The Risk of Cancer In Obese Postmenopausal Women
To date at least 68 percent of adult Americans are overweight or obese and that number seems to be on the rise. Obesity is known to be associated with all types of health issues including cancer. Obesity increases the risk for esophagus, pancreas, colon, breast, kidney, thyroid, uterine and gallbladder cancers just to name a few. In fact, obesity is known to be associated with 33 types of cancer in men and women. Not only does obesity put women at risk but also the mix of obesity and being postmenopausal raises the risk even higher. One study, using results from the NCI Surveillance, Epidemiology, and End Results (SEER) data, found that in 2007 in the United States approximately 50,500 new cases of cancer (7 percent) in women were due to obesity.
According to one study at the University of Minnesota, Masonic Cancer Center, the risk of dying from colon cancer is higher among women with abnormal body weight after menopause, including women who were obese, those with abdominal obesity and those that were underweight. Results of their findings are published in the September 2010 issue of Cancer Epidemiology, Biomarkers & Prevention, a journal of the American Association for Cancer Research.
- Data from 1,096 women diagnosed with colon cancer were part of the study and were observed over a 20-year period.
- Obese women with a body mass index (BMI) of at least 30 had a 45 percent higher mortality rate.
- Underweight women with a BMI less than 18.5 had an 89 percent higher death rate when compared to women with a normal BMI.
- The risk of colon cancer related death was found to be 30 to 40 percent higher in women with a high waist-to-hip ratio.
- The link between obesity and a higher risk of death from colon cancer is yet to be discovered. It can be that obese women are not diagnosed as early, that treatment may differ or that they may have more underlying health problems to begin with.
- The research suggests colon cancer mortality in this population of women has a direct effect on women with abdominal obesity. They believe that higher hormone levels in these women, directly leads to acquiring a more aggressive form of colon cancer.
- At this point it is difficult to say whether reaching a healthy weight once a woman is diagnosed with colon cancer will decrease her mortality risk.
- Because postmenopausal women are already at risk of increased abdominal fat, due to hormonal changes, this type of research should lead doctors and patients, especially those that are overweight or obese, to be more diligent about screening for early detection.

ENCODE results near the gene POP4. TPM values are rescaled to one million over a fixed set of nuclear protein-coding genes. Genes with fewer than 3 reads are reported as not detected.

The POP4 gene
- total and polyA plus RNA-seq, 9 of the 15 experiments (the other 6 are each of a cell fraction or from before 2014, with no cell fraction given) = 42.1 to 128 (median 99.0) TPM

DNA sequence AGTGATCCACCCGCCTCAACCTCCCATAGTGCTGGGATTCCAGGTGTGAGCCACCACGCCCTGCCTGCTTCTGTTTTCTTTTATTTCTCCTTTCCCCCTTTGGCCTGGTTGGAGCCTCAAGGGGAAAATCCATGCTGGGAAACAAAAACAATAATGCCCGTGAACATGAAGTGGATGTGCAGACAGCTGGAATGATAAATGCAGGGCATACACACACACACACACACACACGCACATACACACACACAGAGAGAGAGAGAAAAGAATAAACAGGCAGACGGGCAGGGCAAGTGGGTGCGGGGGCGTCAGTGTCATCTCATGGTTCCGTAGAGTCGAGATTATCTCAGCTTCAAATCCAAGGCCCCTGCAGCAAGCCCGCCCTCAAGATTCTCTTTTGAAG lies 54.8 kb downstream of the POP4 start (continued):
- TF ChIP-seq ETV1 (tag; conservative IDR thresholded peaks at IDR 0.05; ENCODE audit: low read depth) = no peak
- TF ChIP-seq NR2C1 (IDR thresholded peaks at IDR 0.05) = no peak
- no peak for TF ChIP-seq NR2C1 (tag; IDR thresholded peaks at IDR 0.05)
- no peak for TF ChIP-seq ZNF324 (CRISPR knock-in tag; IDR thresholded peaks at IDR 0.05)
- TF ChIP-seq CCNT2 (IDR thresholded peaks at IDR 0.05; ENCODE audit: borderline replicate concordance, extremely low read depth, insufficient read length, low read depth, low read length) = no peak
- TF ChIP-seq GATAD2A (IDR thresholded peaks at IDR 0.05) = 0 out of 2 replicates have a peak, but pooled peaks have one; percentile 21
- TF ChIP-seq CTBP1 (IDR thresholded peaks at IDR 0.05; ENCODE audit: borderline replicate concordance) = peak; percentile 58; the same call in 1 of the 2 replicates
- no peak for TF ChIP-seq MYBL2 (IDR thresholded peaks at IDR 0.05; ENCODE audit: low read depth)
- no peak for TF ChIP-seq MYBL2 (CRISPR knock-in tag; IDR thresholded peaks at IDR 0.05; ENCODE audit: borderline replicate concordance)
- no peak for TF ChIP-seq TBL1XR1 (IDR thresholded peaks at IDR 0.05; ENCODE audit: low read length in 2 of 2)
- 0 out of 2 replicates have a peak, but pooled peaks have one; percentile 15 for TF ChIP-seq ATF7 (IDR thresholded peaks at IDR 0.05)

Many studies have found a direct correlation between being overweight or obese and an increase in the risk of postmenopausal breast cancer, especially in those not taking hormone therapy after menopause. The increased risk of breast cancer is believed to be caused by the increase in estrogen in obese women. After menopause the fat cells in the body become the primary source of estrogen and since obese women have more fat cells they naturally have higher estrogen levels, which promotes the growth of cancer cells in the breasts. The same hormonal mechanism of estrogen is also associated with the risk for ovarian cancer. In obese women who did not undertake hormonal therapy after menopause, the risk of developing ovarian cancer was found to be nearly 80 percent.
The relationship between obesity, the postmenopausal stage and cancer may be affected by the stage of life where women tend to gain weight and many times abdominal weight, due to hormonal changes. The best advice is to maintain a normal healthy body weight throughout life. For women who find themselves postmenopausal, this may be a more difficult task but surely not impossible. A healthy diet and regular exercise is a good start. In addition, regular screenings such as mammograms and colonscopies are also a smart idea.
Obesity and Cancer Risk: http://www.cancer.gov/cancertopics/factsheet/Risk/obesity
Obesity in post menopausal women with a family history of breast cancer: prevalence and risk awareness: http://www.ncbi.nlm.nih.gov/pmc/articles/PMC2628939/